Our Central folks work to help inform and educate our School Board (see “Is Your School Board Simply A Rule Board? Mine Isn’t! @ and our School Board attempts to inform and educate our Board of Supervisors–that’s one of our walls. Some of those folks are unbelieving of the power of today’s students and today’s tools for learning. We have to keep working on them to help them understand.

      Adam, thanks for your questions–but honestly. I didn’t go outside the classroom, cause I figured YOU’D be going there in your post. 🙂 I was also trying to keep my post from being any longer. Looking forward to your post on this question,


      Posted by Paula White | May 4, 2010, 6:30 am
      • Paula, the link to your blog post is broken, and it may be my school’s connection this morning but I can’t get the news article to load…I will try again later.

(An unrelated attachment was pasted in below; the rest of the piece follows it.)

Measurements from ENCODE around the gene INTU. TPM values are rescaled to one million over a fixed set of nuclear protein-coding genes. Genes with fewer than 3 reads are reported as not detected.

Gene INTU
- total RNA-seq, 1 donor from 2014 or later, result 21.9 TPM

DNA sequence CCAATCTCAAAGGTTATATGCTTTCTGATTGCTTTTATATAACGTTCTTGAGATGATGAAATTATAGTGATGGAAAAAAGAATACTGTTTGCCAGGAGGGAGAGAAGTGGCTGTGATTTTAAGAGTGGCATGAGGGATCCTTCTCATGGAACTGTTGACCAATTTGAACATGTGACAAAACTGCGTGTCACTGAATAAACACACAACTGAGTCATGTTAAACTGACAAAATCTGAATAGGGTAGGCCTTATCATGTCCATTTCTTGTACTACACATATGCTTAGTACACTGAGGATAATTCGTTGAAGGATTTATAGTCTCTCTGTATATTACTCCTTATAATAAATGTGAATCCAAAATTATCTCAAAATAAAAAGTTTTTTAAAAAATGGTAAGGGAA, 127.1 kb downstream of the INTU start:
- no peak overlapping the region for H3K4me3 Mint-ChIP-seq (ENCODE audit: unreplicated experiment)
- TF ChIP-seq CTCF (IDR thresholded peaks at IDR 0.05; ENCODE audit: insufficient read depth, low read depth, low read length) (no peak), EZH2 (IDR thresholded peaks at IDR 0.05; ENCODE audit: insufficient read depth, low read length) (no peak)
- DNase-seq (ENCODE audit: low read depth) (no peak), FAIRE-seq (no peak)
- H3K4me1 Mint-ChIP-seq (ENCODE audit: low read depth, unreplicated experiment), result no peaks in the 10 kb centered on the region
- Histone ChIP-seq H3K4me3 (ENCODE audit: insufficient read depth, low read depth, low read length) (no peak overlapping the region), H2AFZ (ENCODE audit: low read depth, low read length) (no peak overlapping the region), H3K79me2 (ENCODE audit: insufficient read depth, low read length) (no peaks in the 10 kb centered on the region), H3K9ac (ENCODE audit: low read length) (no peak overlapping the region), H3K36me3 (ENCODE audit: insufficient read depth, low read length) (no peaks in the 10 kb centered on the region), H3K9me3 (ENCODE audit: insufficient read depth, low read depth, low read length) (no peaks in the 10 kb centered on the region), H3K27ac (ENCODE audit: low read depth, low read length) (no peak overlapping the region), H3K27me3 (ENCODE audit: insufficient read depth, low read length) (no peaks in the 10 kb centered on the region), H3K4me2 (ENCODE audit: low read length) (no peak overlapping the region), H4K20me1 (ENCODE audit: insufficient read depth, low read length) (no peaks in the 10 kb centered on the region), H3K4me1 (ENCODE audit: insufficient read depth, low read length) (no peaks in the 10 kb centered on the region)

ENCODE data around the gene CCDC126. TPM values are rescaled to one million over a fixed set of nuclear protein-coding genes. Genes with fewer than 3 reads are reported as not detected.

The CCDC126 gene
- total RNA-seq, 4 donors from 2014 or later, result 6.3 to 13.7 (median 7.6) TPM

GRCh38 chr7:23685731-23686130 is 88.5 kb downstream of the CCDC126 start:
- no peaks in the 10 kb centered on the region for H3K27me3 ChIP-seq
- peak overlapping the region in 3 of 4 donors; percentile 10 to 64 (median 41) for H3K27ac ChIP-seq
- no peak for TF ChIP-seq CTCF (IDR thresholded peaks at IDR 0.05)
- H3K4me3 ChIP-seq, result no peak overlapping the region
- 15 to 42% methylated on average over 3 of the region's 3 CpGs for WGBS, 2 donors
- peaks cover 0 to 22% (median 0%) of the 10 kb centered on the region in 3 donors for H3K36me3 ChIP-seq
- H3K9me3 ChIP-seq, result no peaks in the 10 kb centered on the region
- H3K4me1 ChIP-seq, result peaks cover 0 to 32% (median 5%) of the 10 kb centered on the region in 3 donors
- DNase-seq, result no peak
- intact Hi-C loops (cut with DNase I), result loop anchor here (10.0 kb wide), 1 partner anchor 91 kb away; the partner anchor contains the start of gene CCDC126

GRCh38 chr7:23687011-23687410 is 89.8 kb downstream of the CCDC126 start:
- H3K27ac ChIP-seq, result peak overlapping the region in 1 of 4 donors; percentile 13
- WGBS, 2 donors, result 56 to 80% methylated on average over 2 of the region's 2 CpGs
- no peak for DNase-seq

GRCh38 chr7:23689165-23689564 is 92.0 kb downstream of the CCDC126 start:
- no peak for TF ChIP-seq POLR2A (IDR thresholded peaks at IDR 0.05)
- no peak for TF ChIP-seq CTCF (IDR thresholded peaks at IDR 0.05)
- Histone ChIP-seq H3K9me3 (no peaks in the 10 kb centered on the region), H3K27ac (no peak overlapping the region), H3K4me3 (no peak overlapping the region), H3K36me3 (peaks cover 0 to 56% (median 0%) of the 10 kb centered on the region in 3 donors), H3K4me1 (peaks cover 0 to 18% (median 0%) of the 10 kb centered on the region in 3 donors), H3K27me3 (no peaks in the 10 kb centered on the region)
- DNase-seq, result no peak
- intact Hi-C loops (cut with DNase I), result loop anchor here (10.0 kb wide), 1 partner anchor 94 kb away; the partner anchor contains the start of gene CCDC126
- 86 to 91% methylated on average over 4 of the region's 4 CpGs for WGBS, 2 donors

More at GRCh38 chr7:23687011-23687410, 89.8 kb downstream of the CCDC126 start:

You are right this needs to happen from every direction, and with your talent and aptitude for making it happen in the classroom, I was curious as to how you would work the magic in other venues.

        Have a great day!


        Posted by Adam Burk | May 4, 2010, 7:54 am
      • The article finally loaded. That is awesome work you are doing. We are working on a Garden Design project in math right now with the final product being a 3-D model, I wish I had your technology set-up!

        Posted by Adam Burk | May 4, 2010, 8:02 am